The custom in some cultures in which a man takes to his bed and goes through certain rituals when his child is being born, as though he were physically affected by the birth.‘The only known cure for couvade is - birth.’
- ‘But couvade, as I attempt to untangle its relation to colonialism in this essay, is a strategy re-invented for the purposes of reconciliation in narratives of Manichean allegory.’
- ‘In extreme forms of couvade, the man may mimic the pain and process of childbirth and expect his wife to wait on him in the following days.’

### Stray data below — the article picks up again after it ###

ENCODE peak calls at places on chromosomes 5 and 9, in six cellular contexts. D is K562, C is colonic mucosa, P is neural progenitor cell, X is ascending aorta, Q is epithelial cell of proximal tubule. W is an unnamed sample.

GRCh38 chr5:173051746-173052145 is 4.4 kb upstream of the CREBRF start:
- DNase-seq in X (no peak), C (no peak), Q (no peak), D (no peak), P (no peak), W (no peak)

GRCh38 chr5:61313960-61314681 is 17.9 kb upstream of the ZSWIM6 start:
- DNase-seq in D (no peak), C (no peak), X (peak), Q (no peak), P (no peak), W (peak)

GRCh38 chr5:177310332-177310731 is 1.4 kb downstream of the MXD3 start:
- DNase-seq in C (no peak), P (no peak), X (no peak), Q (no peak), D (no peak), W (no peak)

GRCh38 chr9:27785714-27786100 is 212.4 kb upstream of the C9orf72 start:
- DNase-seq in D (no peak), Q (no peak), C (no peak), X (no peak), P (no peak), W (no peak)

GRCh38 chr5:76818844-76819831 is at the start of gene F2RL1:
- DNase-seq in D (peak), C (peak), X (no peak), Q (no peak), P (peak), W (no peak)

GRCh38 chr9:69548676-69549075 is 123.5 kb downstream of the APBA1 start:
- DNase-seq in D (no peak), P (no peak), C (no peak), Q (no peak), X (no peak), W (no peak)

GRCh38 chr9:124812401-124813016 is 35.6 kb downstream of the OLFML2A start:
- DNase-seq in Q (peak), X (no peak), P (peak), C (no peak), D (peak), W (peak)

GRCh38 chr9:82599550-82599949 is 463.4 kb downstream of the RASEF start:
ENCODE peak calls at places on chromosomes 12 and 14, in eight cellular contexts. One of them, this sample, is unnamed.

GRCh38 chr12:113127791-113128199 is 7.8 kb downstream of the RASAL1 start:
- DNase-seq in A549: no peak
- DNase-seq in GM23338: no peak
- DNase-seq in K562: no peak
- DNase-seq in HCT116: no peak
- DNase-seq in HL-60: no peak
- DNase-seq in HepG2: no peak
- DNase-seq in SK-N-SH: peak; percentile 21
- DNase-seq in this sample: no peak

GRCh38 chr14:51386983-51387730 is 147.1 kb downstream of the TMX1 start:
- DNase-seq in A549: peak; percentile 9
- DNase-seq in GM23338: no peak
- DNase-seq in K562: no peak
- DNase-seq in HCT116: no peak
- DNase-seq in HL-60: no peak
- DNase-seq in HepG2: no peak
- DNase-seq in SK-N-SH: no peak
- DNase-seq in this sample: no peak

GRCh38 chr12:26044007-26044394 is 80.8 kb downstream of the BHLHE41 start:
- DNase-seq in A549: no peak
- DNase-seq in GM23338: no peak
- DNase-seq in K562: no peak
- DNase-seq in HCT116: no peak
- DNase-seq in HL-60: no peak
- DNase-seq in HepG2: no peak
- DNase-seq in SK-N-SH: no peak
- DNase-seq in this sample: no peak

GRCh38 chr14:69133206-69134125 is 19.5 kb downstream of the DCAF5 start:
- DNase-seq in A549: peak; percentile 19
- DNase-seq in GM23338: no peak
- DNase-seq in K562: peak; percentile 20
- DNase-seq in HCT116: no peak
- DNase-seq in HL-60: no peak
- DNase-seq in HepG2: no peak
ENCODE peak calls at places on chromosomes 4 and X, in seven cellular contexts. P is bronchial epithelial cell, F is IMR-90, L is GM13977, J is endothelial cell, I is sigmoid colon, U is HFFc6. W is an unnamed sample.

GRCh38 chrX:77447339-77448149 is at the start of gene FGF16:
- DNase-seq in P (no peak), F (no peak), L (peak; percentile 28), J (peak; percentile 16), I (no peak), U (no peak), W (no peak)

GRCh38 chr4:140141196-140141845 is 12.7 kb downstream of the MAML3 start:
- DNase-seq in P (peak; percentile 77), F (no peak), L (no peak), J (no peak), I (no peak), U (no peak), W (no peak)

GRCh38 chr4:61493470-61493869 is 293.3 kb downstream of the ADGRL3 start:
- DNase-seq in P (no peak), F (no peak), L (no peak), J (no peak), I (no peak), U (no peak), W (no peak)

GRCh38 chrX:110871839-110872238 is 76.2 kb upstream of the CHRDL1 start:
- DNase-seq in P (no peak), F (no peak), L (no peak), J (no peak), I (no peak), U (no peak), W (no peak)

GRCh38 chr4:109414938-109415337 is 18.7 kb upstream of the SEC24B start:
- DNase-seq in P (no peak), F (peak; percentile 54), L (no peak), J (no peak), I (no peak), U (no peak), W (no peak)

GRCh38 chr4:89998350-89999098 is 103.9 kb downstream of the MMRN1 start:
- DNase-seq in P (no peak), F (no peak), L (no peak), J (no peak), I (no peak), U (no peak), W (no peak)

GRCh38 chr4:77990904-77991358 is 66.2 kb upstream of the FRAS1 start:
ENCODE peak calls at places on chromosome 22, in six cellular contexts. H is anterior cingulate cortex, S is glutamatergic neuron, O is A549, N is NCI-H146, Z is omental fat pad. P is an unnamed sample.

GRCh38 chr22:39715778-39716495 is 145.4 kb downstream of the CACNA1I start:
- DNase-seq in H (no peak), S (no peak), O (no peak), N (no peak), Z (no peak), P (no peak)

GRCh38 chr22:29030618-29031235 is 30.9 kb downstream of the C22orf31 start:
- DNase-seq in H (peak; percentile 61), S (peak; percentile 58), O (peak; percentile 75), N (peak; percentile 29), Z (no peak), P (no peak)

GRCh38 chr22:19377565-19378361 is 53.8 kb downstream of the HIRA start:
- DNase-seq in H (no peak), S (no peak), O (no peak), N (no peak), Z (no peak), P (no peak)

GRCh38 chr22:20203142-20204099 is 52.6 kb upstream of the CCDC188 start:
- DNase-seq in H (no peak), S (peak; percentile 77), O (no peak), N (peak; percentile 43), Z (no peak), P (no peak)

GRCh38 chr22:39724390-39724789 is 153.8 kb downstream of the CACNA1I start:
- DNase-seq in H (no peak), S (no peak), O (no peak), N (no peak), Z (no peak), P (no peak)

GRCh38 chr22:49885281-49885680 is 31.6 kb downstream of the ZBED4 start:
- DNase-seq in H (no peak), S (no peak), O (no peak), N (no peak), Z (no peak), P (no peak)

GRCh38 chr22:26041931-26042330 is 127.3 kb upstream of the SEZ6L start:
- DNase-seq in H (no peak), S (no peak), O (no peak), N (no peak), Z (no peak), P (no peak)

- ‘Armin Brott discusses the whys (at least, in theory) of couvade syndrome and this research says that this condition does exist.’
Mid 19th century French, from couver ‘to hatch’, from Latin cubare ‘lie down’. The adoption of the term in French was due to a misunderstanding of the phrase faire la couvade ‘sit doing nothing’, used by earlier writers.